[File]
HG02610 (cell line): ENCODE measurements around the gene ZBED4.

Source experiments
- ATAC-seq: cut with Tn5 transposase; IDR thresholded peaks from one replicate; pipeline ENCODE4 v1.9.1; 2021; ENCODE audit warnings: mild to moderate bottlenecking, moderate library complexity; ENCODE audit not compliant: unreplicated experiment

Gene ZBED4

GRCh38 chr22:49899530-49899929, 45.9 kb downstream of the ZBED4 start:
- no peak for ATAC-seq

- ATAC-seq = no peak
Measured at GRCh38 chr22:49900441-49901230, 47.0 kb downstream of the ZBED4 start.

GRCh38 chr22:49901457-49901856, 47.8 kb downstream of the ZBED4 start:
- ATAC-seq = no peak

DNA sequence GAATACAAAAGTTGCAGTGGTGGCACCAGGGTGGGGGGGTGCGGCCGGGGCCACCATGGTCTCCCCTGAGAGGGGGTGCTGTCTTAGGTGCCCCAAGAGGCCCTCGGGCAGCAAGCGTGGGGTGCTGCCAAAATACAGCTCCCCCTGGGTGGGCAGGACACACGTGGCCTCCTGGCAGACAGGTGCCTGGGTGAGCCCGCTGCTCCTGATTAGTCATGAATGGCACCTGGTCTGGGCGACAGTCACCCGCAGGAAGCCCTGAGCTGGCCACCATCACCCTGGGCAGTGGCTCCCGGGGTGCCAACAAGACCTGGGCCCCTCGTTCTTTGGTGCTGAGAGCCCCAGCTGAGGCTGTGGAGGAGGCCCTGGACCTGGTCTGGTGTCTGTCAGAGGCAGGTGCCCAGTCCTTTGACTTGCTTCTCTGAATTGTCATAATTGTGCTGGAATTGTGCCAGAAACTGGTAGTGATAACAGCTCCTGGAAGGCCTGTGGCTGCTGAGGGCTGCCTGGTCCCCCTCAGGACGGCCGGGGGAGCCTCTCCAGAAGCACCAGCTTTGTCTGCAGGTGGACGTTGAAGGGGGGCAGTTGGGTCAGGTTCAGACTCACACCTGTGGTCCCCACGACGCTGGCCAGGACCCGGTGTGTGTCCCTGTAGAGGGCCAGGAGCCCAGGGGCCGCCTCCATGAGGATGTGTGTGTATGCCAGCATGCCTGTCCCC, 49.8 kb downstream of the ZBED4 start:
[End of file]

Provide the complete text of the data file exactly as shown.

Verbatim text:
HG02610 (cell line): ENCODE measurements around the gene ZBED4.

Source experiments
- ATAC-seq: cut with Tn5 transposase; IDR thresholded peaks from one replicate; pipeline ENCODE4 v1.9.1; 2021; ENCODE audit warnings: mild to moderate bottlenecking, moderate library complexity; ENCODE audit not compliant: unreplicated experiment

Gene ZBED4

GRCh38 chr22:49899530-49899929, 45.9 kb downstream of the ZBED4 start:
- no peak for ATAC-seq

- ATAC-seq = no peak
Measured at GRCh38 chr22:49900441-49901230, 47.0 kb downstream of the ZBED4 start.

GRCh38 chr22:49901457-49901856, 47.8 kb downstream of the ZBED4 start:
- ATAC-seq = no peak

DNA sequence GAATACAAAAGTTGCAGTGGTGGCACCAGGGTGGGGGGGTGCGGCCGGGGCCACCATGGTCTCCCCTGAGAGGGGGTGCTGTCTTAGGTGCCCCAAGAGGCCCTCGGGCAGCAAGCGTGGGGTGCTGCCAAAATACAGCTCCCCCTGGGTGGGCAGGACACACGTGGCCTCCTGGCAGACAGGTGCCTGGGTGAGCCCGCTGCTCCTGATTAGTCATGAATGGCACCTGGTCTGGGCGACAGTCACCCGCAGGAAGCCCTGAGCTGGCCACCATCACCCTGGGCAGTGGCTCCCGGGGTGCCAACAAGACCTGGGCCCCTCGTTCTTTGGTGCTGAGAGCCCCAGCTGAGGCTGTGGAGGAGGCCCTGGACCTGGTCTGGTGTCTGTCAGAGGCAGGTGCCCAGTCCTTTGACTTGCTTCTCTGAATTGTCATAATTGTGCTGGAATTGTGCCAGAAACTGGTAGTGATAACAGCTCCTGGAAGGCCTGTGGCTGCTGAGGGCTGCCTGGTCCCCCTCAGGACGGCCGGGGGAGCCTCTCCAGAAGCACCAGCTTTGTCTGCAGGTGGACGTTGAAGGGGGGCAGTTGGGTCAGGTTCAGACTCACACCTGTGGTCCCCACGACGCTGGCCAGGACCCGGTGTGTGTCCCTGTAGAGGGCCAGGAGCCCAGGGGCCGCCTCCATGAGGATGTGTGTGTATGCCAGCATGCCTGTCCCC, 49.8 kb downstream of the ZBED4 start: